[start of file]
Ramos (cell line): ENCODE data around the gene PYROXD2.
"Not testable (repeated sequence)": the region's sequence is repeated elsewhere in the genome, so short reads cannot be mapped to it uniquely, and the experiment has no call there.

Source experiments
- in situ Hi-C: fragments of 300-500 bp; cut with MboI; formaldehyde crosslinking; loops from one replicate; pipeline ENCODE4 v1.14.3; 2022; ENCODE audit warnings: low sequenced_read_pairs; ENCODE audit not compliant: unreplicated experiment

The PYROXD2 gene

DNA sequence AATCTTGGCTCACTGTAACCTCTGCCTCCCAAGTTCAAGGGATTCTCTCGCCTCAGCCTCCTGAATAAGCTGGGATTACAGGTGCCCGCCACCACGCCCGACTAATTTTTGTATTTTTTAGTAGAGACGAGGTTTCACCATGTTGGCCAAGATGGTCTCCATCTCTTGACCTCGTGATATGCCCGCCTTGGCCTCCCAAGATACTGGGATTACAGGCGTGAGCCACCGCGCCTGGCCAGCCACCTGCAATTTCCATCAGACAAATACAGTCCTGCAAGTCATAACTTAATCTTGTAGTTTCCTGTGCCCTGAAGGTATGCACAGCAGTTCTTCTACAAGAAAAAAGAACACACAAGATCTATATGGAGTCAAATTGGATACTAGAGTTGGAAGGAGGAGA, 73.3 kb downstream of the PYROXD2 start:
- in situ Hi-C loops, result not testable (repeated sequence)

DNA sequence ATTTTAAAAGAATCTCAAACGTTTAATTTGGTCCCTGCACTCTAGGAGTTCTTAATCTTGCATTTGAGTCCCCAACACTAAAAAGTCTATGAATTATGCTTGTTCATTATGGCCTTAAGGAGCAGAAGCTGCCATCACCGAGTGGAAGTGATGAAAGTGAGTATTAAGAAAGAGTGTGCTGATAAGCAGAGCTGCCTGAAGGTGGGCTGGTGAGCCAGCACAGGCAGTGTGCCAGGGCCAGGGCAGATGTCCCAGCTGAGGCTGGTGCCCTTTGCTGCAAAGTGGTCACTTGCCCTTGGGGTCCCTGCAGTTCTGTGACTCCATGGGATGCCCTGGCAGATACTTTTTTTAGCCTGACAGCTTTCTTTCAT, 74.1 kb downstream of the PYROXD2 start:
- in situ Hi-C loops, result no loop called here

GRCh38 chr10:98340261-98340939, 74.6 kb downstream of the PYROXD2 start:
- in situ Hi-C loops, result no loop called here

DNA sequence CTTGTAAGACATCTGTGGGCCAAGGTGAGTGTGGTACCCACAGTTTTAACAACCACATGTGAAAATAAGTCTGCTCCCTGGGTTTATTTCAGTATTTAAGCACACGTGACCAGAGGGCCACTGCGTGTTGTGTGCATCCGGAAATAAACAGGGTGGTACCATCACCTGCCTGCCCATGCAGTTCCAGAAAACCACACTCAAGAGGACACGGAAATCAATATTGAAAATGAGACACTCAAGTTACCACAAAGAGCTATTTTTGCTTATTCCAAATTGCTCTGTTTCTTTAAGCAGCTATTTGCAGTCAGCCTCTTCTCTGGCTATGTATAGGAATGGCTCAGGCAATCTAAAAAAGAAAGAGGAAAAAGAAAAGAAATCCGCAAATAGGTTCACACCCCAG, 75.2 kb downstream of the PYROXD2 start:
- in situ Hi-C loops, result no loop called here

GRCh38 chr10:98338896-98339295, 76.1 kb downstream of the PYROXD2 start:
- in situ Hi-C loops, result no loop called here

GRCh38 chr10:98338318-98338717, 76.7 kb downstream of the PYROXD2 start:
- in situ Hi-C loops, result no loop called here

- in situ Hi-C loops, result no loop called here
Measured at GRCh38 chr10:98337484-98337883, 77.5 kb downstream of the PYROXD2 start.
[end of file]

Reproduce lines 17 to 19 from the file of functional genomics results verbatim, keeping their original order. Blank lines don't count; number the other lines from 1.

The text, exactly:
- in situ Hi-C loops, result no loop called here

- in situ Hi-C loops, result no loop called here
Measured at GRCh38 chr10:98337484-98337883, 77.5 kb downstream of the PYROXD2 start.